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Conservative PACs Defend Spending Habits After Scathing Report

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Conservative political action committees are spending huge sums of money, but they’re not spending it the way you might think.

Ten conservative political action funds spent a combined $54 million in donations in 2014, but only $3.6 million of that money technically went directly to a candidate, according to an exhaustive 170-page research report produced and analyzed at Right Wing News. None of those PACs — which tell donors they are committed to changing the political landscape — directed more than 10 percent of the money they spent in 2014 either to a candidate or to ads for a specific candidate.

The vast majority of the money went elsewhere — to get-out-the-vote campaigns, bus tours, rallies, research, lobbyists and other unspecified ends. Only 4 percent of the $12.9 million The National Draft Ben Carson For President PAC spent went to ads for a specific candidate or to a campaign. And the $500,000 that did go to a candidate didn’t even go to Ben Carson.

A professional researcher contracted by Right Wing News compiled the data based on the percentage of money 17 conservative PACs spent that was listed as a direct contribution to a campaign or as an independent expenditure, which is money spent on an ad that expressly advocates the election or defeat of a specific candidate.

Conservative PACs are repeatedly criticized for the way they spend donors money, and John Hawkins of Right Wing News got to the bottom of it. (RELATED: Tea Party Groups Are Making And Spending Millions, But Not On Candidates)

“This is how I imagine it all starts,” Hawkins wrote in a PJ Media column in the days after he published his findings. “You have an activist busting his behind to help conservatives and he thinks, ‘Wow, just think of what I could accomplish if I were able to do this full time!’ Then, he manages to break the shackles of his day job and becomes a full-time activist running his own PAC. He’s living the dream! However, at that moment, he starts to realize that activism is now a job and his house payment, groceries and kids’ education all depend on it.”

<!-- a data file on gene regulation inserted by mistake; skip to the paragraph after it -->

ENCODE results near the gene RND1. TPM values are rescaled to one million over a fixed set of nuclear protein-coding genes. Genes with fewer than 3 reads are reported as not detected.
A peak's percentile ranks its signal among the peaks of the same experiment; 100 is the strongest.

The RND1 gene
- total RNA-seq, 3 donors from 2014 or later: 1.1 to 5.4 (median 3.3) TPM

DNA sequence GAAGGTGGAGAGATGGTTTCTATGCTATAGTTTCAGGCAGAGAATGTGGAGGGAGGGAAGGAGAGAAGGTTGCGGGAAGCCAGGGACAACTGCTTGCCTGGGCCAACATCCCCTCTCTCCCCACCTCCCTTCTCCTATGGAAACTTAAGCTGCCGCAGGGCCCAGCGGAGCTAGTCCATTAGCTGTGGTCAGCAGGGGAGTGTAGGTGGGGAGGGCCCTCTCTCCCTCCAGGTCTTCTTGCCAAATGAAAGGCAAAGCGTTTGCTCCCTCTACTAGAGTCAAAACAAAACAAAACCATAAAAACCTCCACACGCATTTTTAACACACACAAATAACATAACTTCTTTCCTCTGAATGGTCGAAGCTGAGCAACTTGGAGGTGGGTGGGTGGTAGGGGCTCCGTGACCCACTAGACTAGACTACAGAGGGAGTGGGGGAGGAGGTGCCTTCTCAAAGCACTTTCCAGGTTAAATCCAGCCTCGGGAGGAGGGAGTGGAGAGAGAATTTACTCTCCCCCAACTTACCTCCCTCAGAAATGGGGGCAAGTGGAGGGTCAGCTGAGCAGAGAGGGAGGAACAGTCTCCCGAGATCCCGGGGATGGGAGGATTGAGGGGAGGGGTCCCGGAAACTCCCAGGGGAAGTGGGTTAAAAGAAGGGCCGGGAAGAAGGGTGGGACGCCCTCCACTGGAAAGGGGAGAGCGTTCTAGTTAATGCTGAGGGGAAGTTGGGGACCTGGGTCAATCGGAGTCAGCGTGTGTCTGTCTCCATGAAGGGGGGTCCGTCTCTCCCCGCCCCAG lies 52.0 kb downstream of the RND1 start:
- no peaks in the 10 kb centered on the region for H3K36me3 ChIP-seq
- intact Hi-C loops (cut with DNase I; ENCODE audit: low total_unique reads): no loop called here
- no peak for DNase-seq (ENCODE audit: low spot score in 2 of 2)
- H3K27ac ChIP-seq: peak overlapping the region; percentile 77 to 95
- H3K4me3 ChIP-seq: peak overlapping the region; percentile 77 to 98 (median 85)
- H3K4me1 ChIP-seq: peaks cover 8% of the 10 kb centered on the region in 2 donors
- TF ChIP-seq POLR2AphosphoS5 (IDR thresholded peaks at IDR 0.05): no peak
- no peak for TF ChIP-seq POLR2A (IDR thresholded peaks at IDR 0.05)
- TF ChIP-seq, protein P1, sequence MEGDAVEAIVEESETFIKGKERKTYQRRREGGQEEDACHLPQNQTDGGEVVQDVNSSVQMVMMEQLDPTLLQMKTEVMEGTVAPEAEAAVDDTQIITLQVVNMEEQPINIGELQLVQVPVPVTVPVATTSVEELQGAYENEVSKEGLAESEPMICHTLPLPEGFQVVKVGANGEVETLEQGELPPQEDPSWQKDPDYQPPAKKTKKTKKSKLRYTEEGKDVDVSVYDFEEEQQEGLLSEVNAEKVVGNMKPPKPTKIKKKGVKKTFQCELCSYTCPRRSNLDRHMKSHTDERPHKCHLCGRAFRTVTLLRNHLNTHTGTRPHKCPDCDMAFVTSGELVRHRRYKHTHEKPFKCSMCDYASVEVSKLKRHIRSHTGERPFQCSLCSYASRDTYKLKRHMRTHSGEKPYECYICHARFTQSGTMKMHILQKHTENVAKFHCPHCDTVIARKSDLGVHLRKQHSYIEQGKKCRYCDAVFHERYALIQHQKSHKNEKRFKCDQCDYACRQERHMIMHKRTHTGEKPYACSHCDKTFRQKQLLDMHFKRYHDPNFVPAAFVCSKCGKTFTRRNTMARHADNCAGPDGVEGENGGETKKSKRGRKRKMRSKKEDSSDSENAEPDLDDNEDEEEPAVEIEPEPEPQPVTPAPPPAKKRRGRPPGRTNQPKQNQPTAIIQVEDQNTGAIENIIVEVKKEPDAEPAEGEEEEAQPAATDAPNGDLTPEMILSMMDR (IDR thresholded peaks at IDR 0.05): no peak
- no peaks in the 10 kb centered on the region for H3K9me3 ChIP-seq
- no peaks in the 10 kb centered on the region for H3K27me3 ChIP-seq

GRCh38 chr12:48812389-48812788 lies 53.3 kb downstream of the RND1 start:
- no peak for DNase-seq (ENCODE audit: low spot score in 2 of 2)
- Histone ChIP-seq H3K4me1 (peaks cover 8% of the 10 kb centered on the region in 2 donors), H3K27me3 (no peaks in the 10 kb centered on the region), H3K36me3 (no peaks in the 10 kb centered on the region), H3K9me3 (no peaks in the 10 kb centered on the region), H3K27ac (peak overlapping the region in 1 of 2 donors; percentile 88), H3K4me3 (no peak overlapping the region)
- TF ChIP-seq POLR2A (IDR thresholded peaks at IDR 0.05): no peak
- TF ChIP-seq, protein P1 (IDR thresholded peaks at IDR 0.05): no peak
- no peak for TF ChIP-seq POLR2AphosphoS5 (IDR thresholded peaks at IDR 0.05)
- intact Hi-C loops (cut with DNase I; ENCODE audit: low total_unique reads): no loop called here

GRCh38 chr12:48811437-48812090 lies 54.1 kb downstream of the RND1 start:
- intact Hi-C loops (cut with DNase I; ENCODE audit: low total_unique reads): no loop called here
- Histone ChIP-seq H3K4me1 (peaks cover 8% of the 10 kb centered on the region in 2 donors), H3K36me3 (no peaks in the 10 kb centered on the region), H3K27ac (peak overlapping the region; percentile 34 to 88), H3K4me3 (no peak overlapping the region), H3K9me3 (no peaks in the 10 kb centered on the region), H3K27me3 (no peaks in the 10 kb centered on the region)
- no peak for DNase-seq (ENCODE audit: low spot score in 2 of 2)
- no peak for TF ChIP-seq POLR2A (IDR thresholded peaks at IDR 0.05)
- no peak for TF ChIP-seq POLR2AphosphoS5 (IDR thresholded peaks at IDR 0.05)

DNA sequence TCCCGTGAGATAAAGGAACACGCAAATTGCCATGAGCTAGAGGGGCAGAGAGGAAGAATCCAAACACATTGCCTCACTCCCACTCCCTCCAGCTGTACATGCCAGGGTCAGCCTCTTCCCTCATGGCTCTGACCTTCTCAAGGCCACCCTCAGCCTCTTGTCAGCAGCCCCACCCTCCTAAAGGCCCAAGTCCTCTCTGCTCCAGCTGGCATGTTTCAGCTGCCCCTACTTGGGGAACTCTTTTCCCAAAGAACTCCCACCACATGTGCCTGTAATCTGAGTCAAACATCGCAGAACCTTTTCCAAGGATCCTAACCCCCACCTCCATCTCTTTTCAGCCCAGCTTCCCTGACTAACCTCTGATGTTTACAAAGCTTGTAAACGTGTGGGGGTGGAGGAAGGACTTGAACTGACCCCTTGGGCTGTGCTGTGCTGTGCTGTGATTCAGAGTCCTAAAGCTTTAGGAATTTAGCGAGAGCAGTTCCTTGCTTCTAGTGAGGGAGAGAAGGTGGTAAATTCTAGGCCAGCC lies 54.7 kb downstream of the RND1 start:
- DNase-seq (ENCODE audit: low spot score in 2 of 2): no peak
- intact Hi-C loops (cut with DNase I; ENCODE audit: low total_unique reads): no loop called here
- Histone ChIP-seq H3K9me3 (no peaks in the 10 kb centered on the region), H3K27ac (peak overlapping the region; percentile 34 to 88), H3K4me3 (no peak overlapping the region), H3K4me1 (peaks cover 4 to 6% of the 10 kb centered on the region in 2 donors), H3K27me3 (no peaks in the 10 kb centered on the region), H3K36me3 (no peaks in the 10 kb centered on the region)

Hawkins’ report diagrams how the limited legal reach of the FEC, coupled with no other oversight and a culture of big-money PAC life, leads idealistic activists with the best initial intentions down a path where activism gets looked at “as nothing more than another for-profit business.”

He did, on the other hand, find a few PACs that spend a large portion of funds directly on candidates (either through direct contributions or independent expenditures). Club For Growth directed 88 percent of its money directly to candidates in 2014. But others spent comparatively tiny percentages directly on candidates.

The PACs don’t always back a certain candidate or party, but they all have a general mission statement of changing the political landscape, creating conversations around issues, and raising awareness in particular demographics. SarahPAC spent only $205,000 of $3.1 million directly on candidates. The Madison Project spent about $300,000 of $5.2 million directly on candidates. Republicans for Immigration Reform didn’t direct any of the $306,000 it spent directly on candidates.

Direct contributions are straightforward, but the independent expenditure figures are misleading. Money spent to organize volunteers who go door to door, or on an issue-based ad, or to organize a rally for a specific candidate does not count as an independent expenditure, according to federal law.